The hands-on headless horseman

Zoot Reboots for “Legend of Sleepy Hollow”

By Jacqui Theobald

Photo: C.J. Suchyta and Natalie Houliston display Ichabod at a Zoot Theatre kick-off party held at the Dayton Visual Arts Center

Where do you look when you have large puppets brought to life by energetic puppeteers working on a table top in front of a screen that has live drawings magically appearing? The puppets move with fluidity and the manipulators are intense, reflecting the emotion of the story as they create realistic movements.

Behind the screen, the Zoot Theatre Company’s creator and artistic director Tristan Cupp sits drawing for each performance, creating fine line instant descriptions of the story being told by the narrator. The effect is intriguing.

It’s easy to appreciate the natural movement of the puppets, each being handled by three puppeteers; to notice the puppets’ faces; and to track the artfully economic drawings being done in real time. The challenges for the Zoot Theatre Company are a gift to the audience.

The puppeteers, all experienced in the Zoot style, are Eric Arntz, Mathys Herbert and Natalie Houliston. C. J. Suchyta alternates for some performances. Together, they will animate Ichabod Crane, Katrina Van Tassel and Brom Bones, along with two horses, elderly Gunpowder and stallion Daredevil, as they recreate “The Legend of Sleepy Hollow” for audiences at the Troy-Hayner Cultural Center on Oct. 31.

They make the characters and the story, narrated by Aaron Vega, seem bigger than it is. Vega adapted much of the original language of the Washington Irving classic into a neat 50-minute show that he also directs. “This is a family-friendly show that appeals, like Pixar, on several levels of enjoyment to both adults and children,” he said. “It’s back to basics.”

Original music was written and is performed by Rick Good, co-founder of Dayton’s much-loved former dance company, Rhythm in Shoes. “Recording music and words rather than having a live narration gives the puppeteers an opportunity to work with consistent timing and allows us to be more creative with the staging,” director Vega said.

In the play, the narrator says, “There is a little valley, or rather a lap of land among the high hills, which is one of the quietest places in the whole world. A small brook glides through it … ” Then you see an almost magic line actually creating that country image. The drawing flows along with the narration.

Those words introduce the “Legend of Sleepy Hollow” and the main character, schoolmaster Ichabod Crane. “He was tall, exceedingly lank with hands that dangled a mile out of his sleeves, feet that might have served for shovels, and his whole frame most loosely hung together.” Zoot’s creation brings the description to life.

As the story of the Headless Horseman is introduced, he appears as a line drawing (not a puppet) of a horse complete with a rider. But wait, suddenly he is headless, erased before the audience’s eyes.

Cupp’s working on a small transparent scroll he moves across an overhead projector and onto the large screen on stage. It is ingenious – and you may wish you could run behind him to see how it works. As usual, the artist is multitasking, occasionally emerging from anonymity to manipulate a puppet or join the other three operators and dance with them and their puppets.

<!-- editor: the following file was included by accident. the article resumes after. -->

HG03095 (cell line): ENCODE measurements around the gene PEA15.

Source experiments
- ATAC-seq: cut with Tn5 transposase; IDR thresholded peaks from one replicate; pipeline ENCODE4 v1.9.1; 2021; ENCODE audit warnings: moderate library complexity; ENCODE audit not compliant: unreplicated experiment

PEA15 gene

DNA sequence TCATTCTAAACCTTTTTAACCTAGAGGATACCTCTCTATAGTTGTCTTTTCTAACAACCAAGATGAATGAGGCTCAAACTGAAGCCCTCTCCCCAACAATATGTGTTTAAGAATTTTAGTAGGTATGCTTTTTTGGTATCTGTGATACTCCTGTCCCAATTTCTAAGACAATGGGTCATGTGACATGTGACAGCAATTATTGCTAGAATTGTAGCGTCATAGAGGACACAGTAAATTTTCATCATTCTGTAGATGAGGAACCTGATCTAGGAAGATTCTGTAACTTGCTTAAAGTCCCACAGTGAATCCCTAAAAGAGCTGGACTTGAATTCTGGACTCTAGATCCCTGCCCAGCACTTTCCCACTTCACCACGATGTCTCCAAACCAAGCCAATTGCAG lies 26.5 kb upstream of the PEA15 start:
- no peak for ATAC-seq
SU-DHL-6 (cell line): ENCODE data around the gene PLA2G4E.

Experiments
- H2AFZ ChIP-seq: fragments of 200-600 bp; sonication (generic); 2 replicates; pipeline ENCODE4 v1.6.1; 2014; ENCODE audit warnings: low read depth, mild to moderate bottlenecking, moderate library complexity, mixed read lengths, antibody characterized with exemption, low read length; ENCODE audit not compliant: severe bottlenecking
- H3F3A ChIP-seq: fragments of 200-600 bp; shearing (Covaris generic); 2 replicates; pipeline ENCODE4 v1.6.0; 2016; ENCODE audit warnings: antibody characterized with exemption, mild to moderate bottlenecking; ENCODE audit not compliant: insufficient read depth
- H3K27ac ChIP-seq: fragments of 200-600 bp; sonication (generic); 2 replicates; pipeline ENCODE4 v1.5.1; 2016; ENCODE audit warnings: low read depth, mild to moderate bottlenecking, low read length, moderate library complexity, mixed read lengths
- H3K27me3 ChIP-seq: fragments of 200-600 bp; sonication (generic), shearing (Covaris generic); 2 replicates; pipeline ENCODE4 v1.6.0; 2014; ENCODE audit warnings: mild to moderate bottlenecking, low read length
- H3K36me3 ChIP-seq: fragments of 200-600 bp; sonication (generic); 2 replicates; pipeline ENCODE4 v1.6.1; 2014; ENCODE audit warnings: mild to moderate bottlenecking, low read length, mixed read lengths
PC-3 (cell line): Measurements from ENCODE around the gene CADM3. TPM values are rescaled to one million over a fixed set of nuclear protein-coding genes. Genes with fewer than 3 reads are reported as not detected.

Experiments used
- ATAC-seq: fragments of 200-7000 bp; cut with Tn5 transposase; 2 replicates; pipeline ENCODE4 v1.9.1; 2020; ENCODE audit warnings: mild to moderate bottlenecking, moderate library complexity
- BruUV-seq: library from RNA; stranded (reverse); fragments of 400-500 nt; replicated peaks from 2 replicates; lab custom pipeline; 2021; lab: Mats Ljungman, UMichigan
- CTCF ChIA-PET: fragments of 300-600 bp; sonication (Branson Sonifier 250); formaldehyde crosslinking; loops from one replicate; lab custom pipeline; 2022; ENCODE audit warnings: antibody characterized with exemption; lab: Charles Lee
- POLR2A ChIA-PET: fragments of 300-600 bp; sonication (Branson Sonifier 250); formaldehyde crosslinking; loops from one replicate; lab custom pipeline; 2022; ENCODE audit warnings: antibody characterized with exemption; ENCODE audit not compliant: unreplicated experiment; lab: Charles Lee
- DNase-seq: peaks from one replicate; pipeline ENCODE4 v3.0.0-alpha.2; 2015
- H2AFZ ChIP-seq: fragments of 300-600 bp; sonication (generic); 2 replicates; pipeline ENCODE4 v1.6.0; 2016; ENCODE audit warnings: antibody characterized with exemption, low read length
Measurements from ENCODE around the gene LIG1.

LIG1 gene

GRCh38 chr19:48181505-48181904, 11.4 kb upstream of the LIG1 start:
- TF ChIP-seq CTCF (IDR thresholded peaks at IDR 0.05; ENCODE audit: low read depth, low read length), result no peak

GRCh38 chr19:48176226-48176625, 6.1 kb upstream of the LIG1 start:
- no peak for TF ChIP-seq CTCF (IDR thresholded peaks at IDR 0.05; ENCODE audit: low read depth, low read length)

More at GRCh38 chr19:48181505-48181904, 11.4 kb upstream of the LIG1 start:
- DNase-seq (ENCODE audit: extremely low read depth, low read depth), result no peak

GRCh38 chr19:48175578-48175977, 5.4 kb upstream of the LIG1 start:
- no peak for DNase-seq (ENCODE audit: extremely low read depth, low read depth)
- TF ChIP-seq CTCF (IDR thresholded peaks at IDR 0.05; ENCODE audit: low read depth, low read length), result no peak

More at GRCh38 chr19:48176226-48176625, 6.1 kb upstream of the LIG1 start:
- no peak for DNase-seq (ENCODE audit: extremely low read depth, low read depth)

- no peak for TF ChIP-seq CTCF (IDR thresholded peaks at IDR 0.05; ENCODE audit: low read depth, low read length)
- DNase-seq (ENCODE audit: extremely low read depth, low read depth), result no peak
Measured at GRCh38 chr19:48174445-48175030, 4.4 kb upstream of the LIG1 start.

The Zoot Theatre Company has come up with a new slogan, “Reboot Zoot,” to reflect a fresh and pared down organization appearing in a variety of smaller area venues while bringing their sophisticated, artistic product to broader audiences. The Reboot Zoot concept cuts down on the number of puppets, but allows for greater detail in their creation. Some nine artists contributed to finishing the five puppets after Cupp designed and built them.

Still, puppets are not people. “Sometimes we try to take the puppets further than they can go,” puppeteer Houliston said. “A joint may crack or split, but Tristan repairs [it].”

The object of both Ichabod Crane’s and Brom Bones’ affection, Katrina Van Tassel, is a properly flirtatious puppet. The story of the laid-back citizens of Sleepy Hollow, true believers in ghost stories and haunting phantoms, moves swiftly after Ichabod seems to have lost the lady’s favor.

After leaving a community gathering at the Van Tassel’s, the very dejected Ichabod rides his skinny old horse home through a dark and eerie night. The horse shies when he hears something behind him. Ichabod is terrified. Is it the Headless Horseman? Something flies through the air – the teacher falls and is never seen again. Later, a shattered pumpkin is found at the site. Brom marries Katrina, and the Sleepy Hollow citizens return to their mellow snoozes.

Help reboot Zoot

An opportunity to bid on one of the personable puppets previously featured in a Zoot show is now available. The puppets were displayed recently at a cool kick-off party at the Dayton Visual Arts Center and can be seen online at BidNowLLC.com. Detailed instructions on bidding procedures are on the site. Human Race Resident Artist Tim Lile, also a professional auctioneer, answers bidding questions at 937.689.1846. He might even give you a sample of that auction patter.

If increased creativity is possible, then Reboot Zoot reflects more original thinking on how to deal with economic realities while improving an already appealing artistic concept.

Zoot Theatre Company presents “Sleepy Hollow” on Friday, Oct. 31 at the Troy-Hayner Cultural Center, 301 W. Main St. in Troy. The show begins at 7:30 p.m. For tickets or more information, please call 937.875.ZOOT (9668) or visit zoottheatrecompany.org.

Reach DCP theatre critic Jacqui Theobald at JacquiTheobald@DaytonCityPaper.com.

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Reach DCP theatre critic Jacqui Theobald at JacquiTheobald@DaytonCityPaper.com.

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